Brad’s 2013 world tour gets bumpy, but it isn’t the Pitts…
You know how most doomsday films build and build to their apocalyptic end? Well, World War Z kind of doesn’t.
After a brief morning family start up, we’re quickly stuck in the traffic of downtown Philadelphia when it all starts going badly wrong. It’s a frantic opening after a hinting title sequence that works remarkably well against the normal progressive introduction. The beginning of the end arrives quickly and so begins one of many scintillating global great escapes.
We witness the end through the eyes of Brad Pitt’s former UN man in the field, Gerry Lane, now spending more time with his family after having some thinly implied anxiety issues. What that end is slowly becomes apparent but the Zed, Zee or whatever in the title is a pretty big clue.
So, another (Z)ombie apocalypse? Well…yes, but a welcome one that holds close to its global intention with some originality rather than the usual insularly set and out looking America versus/saves the world. Here ‘The West’ seems as powerless as the rest as Lane scrambles to find a source for the all the mayhem and hopefully a cure to cancel the apocalypse.
An amount of realism and grounding is achieved by setting most of the action in some of the lesser seen movie nations of the world predominantly from Lane’s eye view, bringing some superb moments that make brilliant use of historic landmarks, Jerusalem’s walled city gives rise to the best ‘Zombie ladder’ you are ever likely to see.
While achieving a relative sense of realism with gritty direction and settings, the use of “the undead” and “zombies” to describe the developing plague spreaders seems clunky when thrown in to an otherwise believable premise which while predictable, portrays an end that is set within the plausible realm of natural order and mother nature’s wrath. Elyes Gabel’s pathologist’s “serial killing Mother Nature” statement though seems a ridiculous analogy while conveniently giving Lane his first later clue.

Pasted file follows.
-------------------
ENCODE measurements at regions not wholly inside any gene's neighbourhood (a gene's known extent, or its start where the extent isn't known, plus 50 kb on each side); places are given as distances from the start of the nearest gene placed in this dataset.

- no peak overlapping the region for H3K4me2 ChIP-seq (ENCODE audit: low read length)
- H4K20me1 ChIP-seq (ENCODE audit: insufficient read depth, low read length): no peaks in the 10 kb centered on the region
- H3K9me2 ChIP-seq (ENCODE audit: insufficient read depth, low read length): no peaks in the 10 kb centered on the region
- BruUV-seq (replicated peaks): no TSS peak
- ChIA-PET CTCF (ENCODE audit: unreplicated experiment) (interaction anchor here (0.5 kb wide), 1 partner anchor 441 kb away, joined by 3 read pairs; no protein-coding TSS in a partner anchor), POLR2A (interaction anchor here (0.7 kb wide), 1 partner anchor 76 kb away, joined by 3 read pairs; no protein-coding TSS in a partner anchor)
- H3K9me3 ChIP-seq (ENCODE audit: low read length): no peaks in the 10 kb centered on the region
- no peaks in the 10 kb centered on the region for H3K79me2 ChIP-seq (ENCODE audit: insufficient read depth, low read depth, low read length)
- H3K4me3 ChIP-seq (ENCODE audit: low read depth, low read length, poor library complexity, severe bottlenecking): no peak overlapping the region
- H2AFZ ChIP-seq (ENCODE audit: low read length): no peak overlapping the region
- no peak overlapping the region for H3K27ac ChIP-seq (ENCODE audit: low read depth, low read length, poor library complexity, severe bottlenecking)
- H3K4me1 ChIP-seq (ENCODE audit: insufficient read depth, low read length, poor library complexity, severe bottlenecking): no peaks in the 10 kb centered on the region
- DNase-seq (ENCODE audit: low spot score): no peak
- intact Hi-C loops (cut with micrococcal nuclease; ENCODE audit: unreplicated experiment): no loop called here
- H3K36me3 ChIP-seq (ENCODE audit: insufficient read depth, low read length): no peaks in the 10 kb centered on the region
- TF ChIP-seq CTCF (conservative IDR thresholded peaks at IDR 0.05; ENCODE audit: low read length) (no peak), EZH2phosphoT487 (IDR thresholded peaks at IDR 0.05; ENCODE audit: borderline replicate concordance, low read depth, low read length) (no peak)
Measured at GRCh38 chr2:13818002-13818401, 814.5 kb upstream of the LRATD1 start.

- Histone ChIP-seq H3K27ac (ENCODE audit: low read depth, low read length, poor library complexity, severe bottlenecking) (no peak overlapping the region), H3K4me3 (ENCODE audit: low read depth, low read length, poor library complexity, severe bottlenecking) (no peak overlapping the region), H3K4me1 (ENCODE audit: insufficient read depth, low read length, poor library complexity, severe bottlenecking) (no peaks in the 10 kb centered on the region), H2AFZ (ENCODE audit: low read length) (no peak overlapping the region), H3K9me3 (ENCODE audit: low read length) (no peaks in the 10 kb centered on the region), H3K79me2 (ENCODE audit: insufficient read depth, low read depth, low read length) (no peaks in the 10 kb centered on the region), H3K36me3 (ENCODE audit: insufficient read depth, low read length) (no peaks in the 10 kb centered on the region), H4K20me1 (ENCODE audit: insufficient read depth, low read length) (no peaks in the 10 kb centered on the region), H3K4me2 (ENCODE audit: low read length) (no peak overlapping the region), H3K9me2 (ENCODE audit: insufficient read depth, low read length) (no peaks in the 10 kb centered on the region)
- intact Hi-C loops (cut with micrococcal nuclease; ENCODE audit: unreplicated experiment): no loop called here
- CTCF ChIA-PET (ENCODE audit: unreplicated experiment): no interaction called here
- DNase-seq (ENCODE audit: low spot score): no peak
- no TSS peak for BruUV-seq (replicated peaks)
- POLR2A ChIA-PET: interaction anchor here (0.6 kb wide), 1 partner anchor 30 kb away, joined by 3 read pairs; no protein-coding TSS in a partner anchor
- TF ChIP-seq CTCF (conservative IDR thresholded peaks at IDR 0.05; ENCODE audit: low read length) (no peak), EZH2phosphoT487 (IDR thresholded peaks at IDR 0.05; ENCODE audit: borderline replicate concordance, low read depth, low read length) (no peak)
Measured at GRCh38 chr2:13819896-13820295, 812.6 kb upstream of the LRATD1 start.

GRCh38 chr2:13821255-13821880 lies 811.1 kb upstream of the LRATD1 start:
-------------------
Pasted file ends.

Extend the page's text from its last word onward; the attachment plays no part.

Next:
While Pitt’s world tour continues scaling out director Marc Forster’s wider world vision we continue to get to see some of the best Zombie action to date aided by much better realised CG masses, far removed from the comparably terrible crowd scenes of I am Legend. Massive Zombie packs flow like locusts over walls and overturned buses.
Scale and speed is Forster’s niche as his headache inducing action edits in Quantum of Solace attest. Appearing to only have one cut speed though – ludicrous speed, serves WWZ’s frantic spectacle well; aerial shots give a great sense of city wide devastation as citizens flee from the spritely footed walking dead; It’s a spectacular means to an action end, and The End but loyalists to the slower, blood hungry type biters may question the physical capabilities of Forster’s sprinting and jumping varieties.
Some implausibility sets in and the early intimacy wains aside Brad’s globetrotting, but it’s no busman’s holiday. Leaving the family behind in the resolute hands of wife Mirielle Enos, the significance of the early effective family bond and genuine care surrenders to a glut of Zombie fodder action.
More stoic than heroic, Pitt’s central unchallenging performance lacks any great emotion, Lane’s skills and damaged psyche remain largely unrevealed and it’s hard to gauge what his actual role is other than the eyes on, and megastar within the chaos; he leads an implausibly charmed existence too, narrowly and frequently avoiding capitulation, seemingly imperishable to anything the Zombie horde can dish out. After several escapes it’s obvious the star is going to stick around a while, in turn taking away a sense of genuine danger, especially when close encounters lack a bloody punch; Gore, what gore? Pitt does well enough though in what is a largely un-testing one man show in a cast of thousands.
Within that cast is the blink and you will miss it appearance of Matthew Fox, the once would be next big thing seems to have Lost his way or fallen foul of numerous edits and rewrites, if much of Jack’s input still sits on the cutting room floor along with other surplus clippings then WWZ still manages to conquer many of its well documented troubles and revisits; an isolated finale may well be a product of revisions (I dunno?) when feeling dissimilar to proceedings but it certainly injects (literally) a welcome slower pace and some much needed up close tension.
But WWZ still excels best in its chaotic Zombie action and as a feast for the apocalyptic viewing eye it’s a satisfying spectacle.